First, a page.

Payment made. TV promised.
I stepped out of the store walked down the stairs when I saw a Jesus-like man with long hair, scrappily sitting on the street, eating from a take-away plastic lunch box that was not eaten by someone who could afford to waste. He seemed mentally ill, disregarded by most of the locals as ‘paithiam,’ which means ‘mad man’. Four feet away, a street dog was waiting for this man to be done with his lunch. My instinct was to capture this moment on my iPhone XS to share the story, but decided to let go. I just observed and respected the moment for what it was. There is no visual documentation of this scene, just memories and words.
We all have our stories of relative fortunes and distress. I’m at the top of the food chain in these three stories of economic relativity.
We don’t pause enough to realize that we should stop saying, “Life isn’t fair” and start saying, “Life isn’t unfair.”
All is well in Madras.
And then there was a problem. We almost ran out of toilet paper. No extra rolls in the bathroom cabinet. None saved for emergency. Zero. Zilch. Nada.
Let me remind you, we are in India, a country where toilet paper is not used for various reasons I won’t bother getting into. I used to bring two rolls of toilet paper whenever I visited because I didn’t quite like the quality of toilet paper that was available in India. But now, we have relocated to India.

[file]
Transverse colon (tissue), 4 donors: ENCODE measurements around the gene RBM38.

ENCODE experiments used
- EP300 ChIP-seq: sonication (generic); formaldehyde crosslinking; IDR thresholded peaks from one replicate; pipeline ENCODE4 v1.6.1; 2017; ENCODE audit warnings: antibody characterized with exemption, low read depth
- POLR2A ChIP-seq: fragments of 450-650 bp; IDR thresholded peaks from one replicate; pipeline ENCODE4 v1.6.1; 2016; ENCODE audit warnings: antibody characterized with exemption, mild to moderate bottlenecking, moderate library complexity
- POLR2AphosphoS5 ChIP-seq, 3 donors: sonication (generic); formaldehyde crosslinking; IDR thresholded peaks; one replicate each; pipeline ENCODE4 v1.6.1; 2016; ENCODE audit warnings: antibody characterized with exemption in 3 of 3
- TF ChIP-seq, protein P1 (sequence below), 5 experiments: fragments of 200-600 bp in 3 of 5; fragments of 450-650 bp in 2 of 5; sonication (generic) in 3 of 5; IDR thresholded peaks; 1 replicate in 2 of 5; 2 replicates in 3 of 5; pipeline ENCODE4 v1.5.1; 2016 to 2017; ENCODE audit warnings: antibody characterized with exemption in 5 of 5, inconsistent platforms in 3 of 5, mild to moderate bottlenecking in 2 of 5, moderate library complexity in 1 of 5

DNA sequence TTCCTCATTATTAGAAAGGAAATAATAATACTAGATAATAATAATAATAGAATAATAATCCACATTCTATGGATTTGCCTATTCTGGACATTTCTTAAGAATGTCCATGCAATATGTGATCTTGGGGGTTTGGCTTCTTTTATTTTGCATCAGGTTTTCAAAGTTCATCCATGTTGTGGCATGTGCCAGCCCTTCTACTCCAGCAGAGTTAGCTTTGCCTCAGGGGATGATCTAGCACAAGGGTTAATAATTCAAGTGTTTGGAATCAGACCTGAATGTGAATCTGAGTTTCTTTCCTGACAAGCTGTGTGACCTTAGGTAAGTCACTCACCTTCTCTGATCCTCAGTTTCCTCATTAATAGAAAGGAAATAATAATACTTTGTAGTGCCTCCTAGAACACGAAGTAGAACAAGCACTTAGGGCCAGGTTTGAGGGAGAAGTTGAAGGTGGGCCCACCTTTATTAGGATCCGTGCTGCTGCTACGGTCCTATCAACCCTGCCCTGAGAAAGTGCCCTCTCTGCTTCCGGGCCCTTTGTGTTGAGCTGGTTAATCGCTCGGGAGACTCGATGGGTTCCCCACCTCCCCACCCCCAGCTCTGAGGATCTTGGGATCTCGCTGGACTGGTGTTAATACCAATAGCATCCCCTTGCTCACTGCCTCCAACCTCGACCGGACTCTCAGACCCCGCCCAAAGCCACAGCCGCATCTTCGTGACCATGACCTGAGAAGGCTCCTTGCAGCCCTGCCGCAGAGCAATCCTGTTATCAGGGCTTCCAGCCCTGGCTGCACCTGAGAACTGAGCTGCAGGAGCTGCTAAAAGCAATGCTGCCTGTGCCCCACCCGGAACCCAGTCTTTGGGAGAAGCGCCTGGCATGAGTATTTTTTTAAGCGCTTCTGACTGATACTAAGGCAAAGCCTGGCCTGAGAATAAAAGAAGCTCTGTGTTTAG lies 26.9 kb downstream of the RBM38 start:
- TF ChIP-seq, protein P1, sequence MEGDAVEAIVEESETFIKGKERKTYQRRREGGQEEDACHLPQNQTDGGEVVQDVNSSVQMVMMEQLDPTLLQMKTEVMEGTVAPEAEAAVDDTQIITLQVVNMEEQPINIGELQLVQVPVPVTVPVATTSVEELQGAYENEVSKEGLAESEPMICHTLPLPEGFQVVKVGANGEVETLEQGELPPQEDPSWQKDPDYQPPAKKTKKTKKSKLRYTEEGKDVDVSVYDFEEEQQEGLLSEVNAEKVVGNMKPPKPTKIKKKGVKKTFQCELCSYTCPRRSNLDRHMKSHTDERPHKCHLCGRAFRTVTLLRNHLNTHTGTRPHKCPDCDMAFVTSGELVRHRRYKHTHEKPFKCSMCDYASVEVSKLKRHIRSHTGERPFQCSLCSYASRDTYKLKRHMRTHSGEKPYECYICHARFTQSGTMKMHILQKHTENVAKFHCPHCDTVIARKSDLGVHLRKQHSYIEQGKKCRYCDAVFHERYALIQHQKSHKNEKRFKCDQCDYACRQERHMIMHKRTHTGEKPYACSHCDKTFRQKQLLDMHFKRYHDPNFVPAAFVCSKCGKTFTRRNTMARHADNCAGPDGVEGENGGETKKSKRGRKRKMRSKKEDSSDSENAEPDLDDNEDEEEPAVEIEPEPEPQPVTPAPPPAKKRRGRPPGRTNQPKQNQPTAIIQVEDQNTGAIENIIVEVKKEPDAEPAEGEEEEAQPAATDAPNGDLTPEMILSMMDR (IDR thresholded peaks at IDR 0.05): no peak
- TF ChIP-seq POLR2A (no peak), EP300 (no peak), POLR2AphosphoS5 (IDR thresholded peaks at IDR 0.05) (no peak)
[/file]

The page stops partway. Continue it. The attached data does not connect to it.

Two rolls of toilet paper last only so long.
I needed to do something.
You can pretty much get everything on Amazon here in India, but quality of a product that is not commonly used can be questionable. Thank God for user reviews of toilet paper. You might think, there’s no such thing, but people write about everything these days. (Wink Wink!)
I’ve never bought toilet paper on the Internet before. I only see through the plastic, read the marketing nonsense, and decide what’s best suited for my backside. When you are shopping for toilet paper online however, reading the fine print is essential. Three-ply is better than two-ply. Expensive is usually nicer. The words, ‘Super Soft’ combined with pictures of bears or baby elephants can be comforting.